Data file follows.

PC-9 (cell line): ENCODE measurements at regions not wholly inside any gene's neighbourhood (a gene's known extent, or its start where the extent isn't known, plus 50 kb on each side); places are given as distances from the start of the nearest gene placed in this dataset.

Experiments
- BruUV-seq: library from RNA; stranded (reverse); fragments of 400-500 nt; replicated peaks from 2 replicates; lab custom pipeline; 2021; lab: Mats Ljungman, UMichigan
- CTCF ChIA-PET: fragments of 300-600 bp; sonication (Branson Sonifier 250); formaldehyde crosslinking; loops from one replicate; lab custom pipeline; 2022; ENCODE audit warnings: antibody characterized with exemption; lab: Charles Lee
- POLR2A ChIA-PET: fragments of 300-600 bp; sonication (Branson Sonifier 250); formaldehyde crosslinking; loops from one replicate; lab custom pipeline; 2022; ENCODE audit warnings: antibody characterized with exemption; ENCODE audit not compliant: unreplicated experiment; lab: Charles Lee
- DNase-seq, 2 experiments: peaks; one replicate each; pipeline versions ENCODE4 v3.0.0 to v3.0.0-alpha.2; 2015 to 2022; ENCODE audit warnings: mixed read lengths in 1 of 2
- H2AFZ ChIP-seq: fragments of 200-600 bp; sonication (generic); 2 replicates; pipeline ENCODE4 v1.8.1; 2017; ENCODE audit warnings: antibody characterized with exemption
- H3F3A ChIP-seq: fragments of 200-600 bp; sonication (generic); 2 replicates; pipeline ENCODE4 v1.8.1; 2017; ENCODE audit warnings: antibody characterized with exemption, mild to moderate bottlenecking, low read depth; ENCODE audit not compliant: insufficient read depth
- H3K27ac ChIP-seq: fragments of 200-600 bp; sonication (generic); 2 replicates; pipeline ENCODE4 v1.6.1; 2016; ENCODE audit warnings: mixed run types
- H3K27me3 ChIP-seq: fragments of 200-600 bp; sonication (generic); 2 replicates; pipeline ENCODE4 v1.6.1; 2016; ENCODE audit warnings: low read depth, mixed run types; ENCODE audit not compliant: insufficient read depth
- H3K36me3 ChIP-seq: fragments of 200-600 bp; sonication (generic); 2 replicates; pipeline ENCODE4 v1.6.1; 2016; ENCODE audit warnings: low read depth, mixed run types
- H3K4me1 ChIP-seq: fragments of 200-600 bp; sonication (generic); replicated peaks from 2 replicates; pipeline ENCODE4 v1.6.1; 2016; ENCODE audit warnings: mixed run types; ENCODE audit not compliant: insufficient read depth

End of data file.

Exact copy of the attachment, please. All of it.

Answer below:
PC-9 (cell line): ENCODE measurements at regions not wholly inside any gene's neighbourhood (a gene's known extent, or its start where the extent isn't known, plus 50 kb on each side); places are given as distances from the start of the nearest gene placed in this dataset.

Experiments
- BruUV-seq: library from RNA; stranded (reverse); fragments of 400-500 nt; replicated peaks from 2 replicates; lab custom pipeline; 2021; lab: Mats Ljungman, UMichigan
- CTCF ChIA-PET: fragments of 300-600 bp; sonication (Branson Sonifier 250); formaldehyde crosslinking; loops from one replicate; lab custom pipeline; 2022; ENCODE audit warnings: antibody characterized with exemption; lab: Charles Lee
- POLR2A ChIA-PET: fragments of 300-600 bp; sonication (Branson Sonifier 250); formaldehyde crosslinking; loops from one replicate; lab custom pipeline; 2022; ENCODE audit warnings: antibody characterized with exemption; ENCODE audit not compliant: unreplicated experiment; lab: Charles Lee
- DNase-seq, 2 experiments: peaks; one replicate each; pipeline versions ENCODE4 v3.0.0 to v3.0.0-alpha.2; 2015 to 2022; ENCODE audit warnings: mixed read lengths in 1 of 2
- H2AFZ ChIP-seq: fragments of 200-600 bp; sonication (generic); 2 replicates; pipeline ENCODE4 v1.8.1; 2017; ENCODE audit warnings: antibody characterized with exemption
- H3F3A ChIP-seq: fragments of 200-600 bp; sonication (generic); 2 replicates; pipeline ENCODE4 v1.8.1; 2017; ENCODE audit warnings: antibody characterized with exemption, mild to moderate bottlenecking, low read depth; ENCODE audit not compliant: insufficient read depth
- H3K27ac ChIP-seq: fragments of 200-600 bp; sonication (generic); 2 replicates; pipeline ENCODE4 v1.6.1; 2016; ENCODE audit warnings: mixed run types
- H3K27me3 ChIP-seq: fragments of 200-600 bp; sonication (generic); 2 replicates; pipeline ENCODE4 v1.6.1; 2016; ENCODE audit warnings: low read depth, mixed run types; ENCODE audit not compliant: insufficient read depth
- H3K36me3 ChIP-seq: fragments of 200-600 bp; sonication (generic); 2 replicates; pipeline ENCODE4 v1.6.1; 2016; ENCODE audit warnings: low read depth, mixed run types
- H3K4me1 ChIP-seq: fragments of 200-600 bp; sonication (generic); replicated peaks from 2 replicates; pipeline ENCODE4 v1.6.1; 2016; ENCODE audit warnings: mixed run types; ENCODE audit not compliant: insufficient read depth